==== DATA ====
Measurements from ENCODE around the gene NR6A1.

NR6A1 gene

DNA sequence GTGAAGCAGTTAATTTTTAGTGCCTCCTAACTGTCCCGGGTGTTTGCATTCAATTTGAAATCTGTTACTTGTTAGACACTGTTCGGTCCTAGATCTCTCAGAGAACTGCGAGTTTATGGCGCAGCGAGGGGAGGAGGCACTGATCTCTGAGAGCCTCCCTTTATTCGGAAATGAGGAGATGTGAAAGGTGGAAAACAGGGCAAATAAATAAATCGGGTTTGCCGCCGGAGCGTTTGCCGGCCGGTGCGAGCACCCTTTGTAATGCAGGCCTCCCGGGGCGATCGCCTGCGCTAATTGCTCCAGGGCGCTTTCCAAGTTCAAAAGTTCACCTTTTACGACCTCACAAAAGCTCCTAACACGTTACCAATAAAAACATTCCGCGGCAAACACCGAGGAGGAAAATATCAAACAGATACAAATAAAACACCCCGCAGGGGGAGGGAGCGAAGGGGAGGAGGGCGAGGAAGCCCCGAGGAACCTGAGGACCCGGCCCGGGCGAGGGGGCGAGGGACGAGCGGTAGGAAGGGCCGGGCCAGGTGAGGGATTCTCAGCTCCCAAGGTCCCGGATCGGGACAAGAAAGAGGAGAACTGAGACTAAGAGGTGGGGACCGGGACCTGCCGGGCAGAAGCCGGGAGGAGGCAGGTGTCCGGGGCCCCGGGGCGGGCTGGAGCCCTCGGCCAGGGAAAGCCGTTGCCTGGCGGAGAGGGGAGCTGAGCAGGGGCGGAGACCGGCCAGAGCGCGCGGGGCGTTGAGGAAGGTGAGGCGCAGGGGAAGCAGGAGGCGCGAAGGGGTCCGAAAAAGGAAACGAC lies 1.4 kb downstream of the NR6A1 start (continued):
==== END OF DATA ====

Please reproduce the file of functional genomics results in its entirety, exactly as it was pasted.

Measurements from ENCODE around the gene NR6A1.

NR6A1 gene

DNA sequence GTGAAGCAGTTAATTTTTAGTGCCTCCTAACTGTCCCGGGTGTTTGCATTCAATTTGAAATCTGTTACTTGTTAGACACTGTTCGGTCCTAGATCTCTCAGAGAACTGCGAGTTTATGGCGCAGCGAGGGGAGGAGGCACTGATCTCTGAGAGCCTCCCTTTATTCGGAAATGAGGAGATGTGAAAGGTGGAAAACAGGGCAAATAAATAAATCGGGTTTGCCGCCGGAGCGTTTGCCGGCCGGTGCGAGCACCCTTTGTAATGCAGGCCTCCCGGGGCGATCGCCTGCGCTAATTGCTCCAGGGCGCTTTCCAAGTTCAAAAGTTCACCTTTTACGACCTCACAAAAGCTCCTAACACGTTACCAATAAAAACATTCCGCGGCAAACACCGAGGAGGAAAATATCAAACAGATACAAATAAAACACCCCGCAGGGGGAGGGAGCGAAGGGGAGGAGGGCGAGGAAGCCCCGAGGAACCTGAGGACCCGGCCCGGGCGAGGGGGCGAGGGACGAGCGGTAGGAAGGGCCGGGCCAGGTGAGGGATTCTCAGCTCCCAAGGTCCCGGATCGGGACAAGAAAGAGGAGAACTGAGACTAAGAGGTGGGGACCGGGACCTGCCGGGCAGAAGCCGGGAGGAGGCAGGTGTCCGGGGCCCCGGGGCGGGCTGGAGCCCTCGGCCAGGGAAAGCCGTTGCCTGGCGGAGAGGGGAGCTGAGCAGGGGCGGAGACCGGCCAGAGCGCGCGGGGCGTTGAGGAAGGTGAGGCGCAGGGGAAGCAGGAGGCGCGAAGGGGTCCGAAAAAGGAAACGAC lies 1.4 kb downstream of the NR6A1 start (continued):